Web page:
An unforeseen danger leads to tragedy

I’m very sad to read of the tragic death of a doctor in Florida. The Sun Sentinel reports: Dr. Michelle Ferrari-Gegerson, 37, was discovered lying unconscious on the bedroom floor of her Pinetree Estates home around 9 p.m. Dec. 24, authorities said. . . . An electronic massager was found lying on the floor near Ferrari-Gegerson, police said. Paramedics pronounced her dead at the scene. BSO detectives and the Broward Medical Examiner’s Office suspect that the massager became tangled with a necklace Ferrari-Gegerson was wearing and quickly tightened around her neck. There’s more at the link. I’m citing that report

Continue reading

A classic example of a half-truth

I’ve been doing a fair amount of research into media bias, from both the left and the right of US politics. There’s a lot of it about. I hope, on this blog, to be able to present fair, objective and honest opinions, always pointing out where I’m coming from, so you’re in no doubt as to my perspective on what I report here. I’ve been growing more and more annoyed at the blatant bias shown by some left-wing or ‘progressive’ media outlets and resources. One, in particular, seems to be consistent in its overwhelming bias: AlterNet. Here’s just one example

Continue reading

The first nose job?

The Daily Mail reports that a German manuscript has been sold, which depicts what may be the first ‘plastic surgery’ to rebuild an injured nose. A 16th century book detailing one of the earliest rhinoplasty operations came to light when it was sold at auction. The incredibly rare work, titled De Curtorum Chirurgia Per Insitionem – meaning The Surgery of Defects by Implantations – was published in 1597, and was written by Gaspare Tagliacozzi, professor of surgery and anatomy at the University of Bologna. It describes operations carried out to repair faces that had been wounded in battle. The tome,

Continue reading

Fair wages . . . or greed personified?

I was horrified to read a report on NorthJersey.com about the earnings of five stage hands at Carnegie Hall in New York City. Would you believe $422,599 a year? Plus $107,445 in benefits and deferred compensation? That is what a fellow named Dennis O’Connell makes at Carnegie Hall. He is the props manager, the highest-paid stagehand. Four other guys, two of them carpenters, two electricians, are paid somewhat lesser amounts, ranging down to $327,257, plus $76,459 in benefits and deferred compensation, for the junior member of the team, John Goodson, an electrician. . . . The Carnegie stagehands’ pay was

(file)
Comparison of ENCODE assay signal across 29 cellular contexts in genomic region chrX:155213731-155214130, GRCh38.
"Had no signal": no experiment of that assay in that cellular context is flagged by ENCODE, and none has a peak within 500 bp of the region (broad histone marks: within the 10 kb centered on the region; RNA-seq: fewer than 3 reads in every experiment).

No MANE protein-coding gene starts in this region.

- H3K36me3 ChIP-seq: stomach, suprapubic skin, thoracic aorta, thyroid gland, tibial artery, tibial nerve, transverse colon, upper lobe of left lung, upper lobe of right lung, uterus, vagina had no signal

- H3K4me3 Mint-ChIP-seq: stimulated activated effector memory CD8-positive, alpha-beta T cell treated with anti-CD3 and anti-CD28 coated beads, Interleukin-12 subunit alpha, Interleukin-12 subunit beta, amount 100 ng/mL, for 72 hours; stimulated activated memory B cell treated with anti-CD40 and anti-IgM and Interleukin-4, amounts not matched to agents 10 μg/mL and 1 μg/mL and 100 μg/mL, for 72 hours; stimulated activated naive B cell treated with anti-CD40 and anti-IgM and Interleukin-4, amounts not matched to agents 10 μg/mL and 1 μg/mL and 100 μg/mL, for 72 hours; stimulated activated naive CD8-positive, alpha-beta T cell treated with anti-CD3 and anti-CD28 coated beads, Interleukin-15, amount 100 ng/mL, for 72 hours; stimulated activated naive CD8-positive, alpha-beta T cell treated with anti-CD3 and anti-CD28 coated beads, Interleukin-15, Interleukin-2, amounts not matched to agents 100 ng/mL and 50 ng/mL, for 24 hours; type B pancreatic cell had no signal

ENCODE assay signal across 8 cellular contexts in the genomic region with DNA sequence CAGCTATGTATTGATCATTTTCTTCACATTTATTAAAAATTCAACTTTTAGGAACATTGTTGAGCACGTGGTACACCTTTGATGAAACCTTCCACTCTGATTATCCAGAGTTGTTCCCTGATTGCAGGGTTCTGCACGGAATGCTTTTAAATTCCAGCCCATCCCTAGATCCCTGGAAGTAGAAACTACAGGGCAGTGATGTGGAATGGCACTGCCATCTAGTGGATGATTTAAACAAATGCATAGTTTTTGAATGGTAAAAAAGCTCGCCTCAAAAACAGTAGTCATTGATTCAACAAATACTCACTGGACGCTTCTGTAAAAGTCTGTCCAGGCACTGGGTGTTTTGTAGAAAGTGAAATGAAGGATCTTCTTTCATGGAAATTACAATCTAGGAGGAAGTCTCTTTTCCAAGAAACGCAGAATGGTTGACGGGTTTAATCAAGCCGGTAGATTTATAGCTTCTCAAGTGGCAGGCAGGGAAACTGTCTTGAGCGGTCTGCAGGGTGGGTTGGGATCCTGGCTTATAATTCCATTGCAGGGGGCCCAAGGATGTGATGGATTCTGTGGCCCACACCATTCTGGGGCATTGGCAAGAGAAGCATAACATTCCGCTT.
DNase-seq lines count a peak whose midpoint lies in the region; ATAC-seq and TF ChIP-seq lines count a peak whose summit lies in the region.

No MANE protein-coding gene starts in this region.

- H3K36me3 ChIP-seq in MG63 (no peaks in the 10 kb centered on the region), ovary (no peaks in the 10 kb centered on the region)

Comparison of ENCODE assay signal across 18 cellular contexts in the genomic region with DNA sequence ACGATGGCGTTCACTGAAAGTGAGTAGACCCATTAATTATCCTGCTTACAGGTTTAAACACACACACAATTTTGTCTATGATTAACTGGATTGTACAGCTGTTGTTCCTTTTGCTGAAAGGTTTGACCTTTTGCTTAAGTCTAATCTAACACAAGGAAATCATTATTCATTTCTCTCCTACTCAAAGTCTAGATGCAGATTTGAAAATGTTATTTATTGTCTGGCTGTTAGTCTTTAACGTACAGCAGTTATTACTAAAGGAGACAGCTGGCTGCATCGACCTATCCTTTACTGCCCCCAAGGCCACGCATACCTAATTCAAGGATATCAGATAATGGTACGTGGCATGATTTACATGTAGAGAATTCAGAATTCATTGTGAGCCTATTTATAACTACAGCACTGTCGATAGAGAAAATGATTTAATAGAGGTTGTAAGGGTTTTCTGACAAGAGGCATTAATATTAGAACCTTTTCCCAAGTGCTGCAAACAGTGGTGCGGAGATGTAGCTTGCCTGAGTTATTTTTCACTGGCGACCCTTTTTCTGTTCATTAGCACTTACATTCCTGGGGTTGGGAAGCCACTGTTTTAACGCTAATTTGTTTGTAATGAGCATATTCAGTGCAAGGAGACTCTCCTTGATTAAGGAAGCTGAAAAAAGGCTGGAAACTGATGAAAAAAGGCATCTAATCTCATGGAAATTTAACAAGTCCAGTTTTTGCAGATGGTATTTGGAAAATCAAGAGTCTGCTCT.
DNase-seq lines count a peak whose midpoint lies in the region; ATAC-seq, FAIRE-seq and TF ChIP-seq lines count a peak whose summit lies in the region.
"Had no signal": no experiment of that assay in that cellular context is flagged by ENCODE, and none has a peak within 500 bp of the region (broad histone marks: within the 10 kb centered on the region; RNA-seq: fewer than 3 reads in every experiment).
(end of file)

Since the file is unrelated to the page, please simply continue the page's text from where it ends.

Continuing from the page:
Continue reading

Water really is a scarce resource . . .

The US Geological Survey has published an astonishing image, showing all the water on the Earth – including fresh and salt water, glaciers, even the liquid in our own bodies – gathered into a sphere, and shown relative to the size of our planet. Click here to see the original (much larger) version, plus more information about the quantity of water involved. It certainly makes it clear how little water we have to play with on this otherwise barren planet, doesn’t it? Peter

Continue reading

Doofus Of The Day #426

Today’s award goes collectively to the unions and politicians in Oregon who campaigned for that State’s increased taxes on the wealthy, passed in a public referendum in January this year. Guess what? The Wall Street Journal reports: Oregon raised its income tax on the richest 2% of its residents last year to fix its budget hole, but now the state treasury admits it collected nearly one-third less revenue than the bean counters projected. The sun also rose in the east, and the Cubs didn’t win the World Series. That’s right . . . after Oregon decided to raise their taxes,

Continue reading

An interesting alternative to prosecuting drug crimes

The Washington Post has a very interesting (and very detailed) article about Portugal’s experiment with de-criminalizing drug use, and diverting offenders into treatment rather than sending them to jail. Here’s an extract. Drugs in Portugal are still illegal. But here’s what Portugal did: It changed the law so that users are sent to counseling and sometimes treatment instead of criminal courts and prison. The switch from drugs as a criminal issue to a public health one was aimed at preventing users from going underground. Other European countries treat drugs as a public health problem, too, but Portugal stands out as

Continue reading

Can computers beat snow to deliver education?

Shelly Blake-Plock, writing at TeachPaperless, published an article a year ago predicting that 21 well-known classroom technologies, techniques and policies would be extinct by 2020. They included: Desks Language Labs Computers Homework The Role of Standardized Tests in College Admissions Differentiated Instruction as the Sign of a Distinguished Teacher Fear of Wikipedia Paperbacks Attendance Offices Lockers IT Departments Centralized Institutions Organization of Educational Services by Grade Education School Classes that Fail to Integrate Social Technology Paid/Outsourced Professional Development Current Curricular Norms Parent-Teacher Conference Night Typical Cafeteria Food Outsourced Graphic Design and Webmastering High School Algebra Paper Details of his predictions

Continue reading